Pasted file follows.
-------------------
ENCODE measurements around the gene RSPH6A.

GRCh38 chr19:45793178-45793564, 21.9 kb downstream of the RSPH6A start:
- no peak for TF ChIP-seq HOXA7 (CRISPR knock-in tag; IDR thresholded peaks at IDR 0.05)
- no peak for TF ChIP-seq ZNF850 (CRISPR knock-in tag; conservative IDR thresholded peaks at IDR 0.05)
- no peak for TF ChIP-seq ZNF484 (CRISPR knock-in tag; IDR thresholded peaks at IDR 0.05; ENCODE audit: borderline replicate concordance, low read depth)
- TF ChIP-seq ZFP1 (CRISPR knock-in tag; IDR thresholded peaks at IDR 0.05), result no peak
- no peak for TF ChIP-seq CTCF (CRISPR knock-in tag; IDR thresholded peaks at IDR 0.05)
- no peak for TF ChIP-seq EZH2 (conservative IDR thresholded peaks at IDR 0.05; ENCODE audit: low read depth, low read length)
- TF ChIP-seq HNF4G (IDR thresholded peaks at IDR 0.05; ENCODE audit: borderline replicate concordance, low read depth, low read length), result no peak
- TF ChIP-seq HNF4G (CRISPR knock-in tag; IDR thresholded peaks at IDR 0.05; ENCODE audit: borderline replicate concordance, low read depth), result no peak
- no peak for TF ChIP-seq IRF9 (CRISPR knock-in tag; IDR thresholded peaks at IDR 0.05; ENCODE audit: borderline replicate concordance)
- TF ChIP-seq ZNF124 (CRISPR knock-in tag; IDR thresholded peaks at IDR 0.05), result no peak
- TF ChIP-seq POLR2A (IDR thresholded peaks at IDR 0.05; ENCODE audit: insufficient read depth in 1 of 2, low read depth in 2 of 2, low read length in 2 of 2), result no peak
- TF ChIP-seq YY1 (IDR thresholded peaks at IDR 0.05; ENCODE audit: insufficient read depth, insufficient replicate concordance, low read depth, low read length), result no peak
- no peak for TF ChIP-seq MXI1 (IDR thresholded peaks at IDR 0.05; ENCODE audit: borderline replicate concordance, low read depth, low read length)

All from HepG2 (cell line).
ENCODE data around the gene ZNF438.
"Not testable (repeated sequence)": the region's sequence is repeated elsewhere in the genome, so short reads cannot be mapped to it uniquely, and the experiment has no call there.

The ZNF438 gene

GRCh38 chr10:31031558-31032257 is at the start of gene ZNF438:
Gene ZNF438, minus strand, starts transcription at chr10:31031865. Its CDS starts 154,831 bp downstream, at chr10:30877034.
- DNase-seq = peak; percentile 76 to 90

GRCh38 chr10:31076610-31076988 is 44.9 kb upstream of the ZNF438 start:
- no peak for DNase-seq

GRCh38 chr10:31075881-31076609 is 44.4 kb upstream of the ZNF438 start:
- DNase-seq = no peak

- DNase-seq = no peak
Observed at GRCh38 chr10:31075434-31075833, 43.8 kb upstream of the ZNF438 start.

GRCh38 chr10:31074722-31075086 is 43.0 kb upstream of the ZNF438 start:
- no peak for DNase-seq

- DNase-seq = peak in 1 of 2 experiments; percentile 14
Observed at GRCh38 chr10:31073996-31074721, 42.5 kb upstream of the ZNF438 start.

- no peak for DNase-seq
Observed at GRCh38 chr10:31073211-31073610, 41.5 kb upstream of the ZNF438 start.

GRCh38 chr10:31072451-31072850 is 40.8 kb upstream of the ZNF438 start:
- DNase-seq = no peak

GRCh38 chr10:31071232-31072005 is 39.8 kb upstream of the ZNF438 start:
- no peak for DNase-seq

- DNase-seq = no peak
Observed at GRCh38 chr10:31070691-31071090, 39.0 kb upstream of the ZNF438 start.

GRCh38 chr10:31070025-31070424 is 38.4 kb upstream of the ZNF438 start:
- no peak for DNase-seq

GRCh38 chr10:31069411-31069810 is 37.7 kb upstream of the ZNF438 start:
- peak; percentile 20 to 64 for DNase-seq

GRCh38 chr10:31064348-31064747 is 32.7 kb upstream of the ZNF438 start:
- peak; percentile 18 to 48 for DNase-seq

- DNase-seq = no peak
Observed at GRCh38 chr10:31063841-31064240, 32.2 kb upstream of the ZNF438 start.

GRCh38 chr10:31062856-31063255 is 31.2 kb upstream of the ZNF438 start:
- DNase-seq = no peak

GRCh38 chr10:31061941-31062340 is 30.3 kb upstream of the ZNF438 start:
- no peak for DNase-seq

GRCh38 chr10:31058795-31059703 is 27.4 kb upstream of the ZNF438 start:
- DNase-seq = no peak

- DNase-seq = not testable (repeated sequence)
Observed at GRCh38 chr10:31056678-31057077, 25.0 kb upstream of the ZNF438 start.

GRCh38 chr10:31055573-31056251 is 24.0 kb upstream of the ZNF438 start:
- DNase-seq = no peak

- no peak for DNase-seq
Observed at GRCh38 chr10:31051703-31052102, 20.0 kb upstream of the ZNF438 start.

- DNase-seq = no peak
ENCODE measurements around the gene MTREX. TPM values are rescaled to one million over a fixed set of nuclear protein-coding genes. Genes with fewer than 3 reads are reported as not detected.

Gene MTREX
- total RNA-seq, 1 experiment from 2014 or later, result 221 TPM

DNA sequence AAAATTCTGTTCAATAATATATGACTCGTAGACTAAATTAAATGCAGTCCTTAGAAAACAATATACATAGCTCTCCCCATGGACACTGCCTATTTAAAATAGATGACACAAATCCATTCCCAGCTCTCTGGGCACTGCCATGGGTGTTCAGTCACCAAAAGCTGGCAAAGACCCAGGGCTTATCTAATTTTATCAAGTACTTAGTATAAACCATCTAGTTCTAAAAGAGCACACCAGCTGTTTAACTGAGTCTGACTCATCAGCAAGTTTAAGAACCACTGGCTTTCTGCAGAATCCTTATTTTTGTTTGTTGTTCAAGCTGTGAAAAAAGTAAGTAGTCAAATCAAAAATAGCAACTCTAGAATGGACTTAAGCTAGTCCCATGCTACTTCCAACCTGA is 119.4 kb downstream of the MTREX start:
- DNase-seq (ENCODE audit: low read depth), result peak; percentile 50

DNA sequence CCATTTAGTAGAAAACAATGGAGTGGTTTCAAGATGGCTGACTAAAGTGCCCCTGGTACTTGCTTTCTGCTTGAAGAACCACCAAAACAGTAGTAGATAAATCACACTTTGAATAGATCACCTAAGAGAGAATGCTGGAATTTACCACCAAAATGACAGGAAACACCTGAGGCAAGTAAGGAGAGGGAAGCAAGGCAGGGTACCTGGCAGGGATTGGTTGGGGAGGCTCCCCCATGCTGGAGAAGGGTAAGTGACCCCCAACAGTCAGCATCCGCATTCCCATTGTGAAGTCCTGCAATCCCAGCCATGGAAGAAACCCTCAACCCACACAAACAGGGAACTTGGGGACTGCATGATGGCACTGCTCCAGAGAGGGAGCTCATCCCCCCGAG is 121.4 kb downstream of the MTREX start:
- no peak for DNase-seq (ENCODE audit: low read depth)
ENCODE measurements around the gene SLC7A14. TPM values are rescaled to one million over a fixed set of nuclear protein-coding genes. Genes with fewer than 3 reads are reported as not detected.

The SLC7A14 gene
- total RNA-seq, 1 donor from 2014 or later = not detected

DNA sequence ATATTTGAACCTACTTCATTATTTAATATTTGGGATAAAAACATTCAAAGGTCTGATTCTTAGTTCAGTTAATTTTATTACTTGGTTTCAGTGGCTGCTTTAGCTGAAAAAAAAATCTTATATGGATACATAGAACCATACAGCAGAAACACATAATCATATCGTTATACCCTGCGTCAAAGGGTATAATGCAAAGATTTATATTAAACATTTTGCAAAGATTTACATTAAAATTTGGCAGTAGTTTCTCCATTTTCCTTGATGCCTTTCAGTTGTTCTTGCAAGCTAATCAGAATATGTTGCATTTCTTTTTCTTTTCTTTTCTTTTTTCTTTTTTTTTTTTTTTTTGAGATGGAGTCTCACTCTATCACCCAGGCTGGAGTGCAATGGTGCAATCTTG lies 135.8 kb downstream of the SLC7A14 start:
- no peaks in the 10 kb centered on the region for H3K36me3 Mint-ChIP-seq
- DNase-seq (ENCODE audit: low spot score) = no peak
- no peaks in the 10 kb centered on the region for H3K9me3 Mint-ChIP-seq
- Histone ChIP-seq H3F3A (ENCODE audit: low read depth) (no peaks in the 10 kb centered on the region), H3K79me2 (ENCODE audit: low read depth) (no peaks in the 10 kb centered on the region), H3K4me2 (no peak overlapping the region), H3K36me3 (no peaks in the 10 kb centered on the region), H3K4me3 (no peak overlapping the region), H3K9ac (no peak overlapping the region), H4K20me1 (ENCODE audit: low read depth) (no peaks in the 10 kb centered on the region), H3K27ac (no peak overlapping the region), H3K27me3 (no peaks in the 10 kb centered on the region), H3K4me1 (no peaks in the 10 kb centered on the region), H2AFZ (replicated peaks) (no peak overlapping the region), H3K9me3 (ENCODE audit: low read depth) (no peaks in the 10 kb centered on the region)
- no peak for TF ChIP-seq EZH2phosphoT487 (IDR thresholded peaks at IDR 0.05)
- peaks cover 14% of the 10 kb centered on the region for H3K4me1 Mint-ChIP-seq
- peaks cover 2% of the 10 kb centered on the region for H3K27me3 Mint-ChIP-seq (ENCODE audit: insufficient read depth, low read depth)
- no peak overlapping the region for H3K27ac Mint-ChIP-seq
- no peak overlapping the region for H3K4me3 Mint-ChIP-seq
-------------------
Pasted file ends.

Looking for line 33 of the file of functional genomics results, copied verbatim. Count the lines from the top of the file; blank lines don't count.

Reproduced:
- no peak for DNase-seq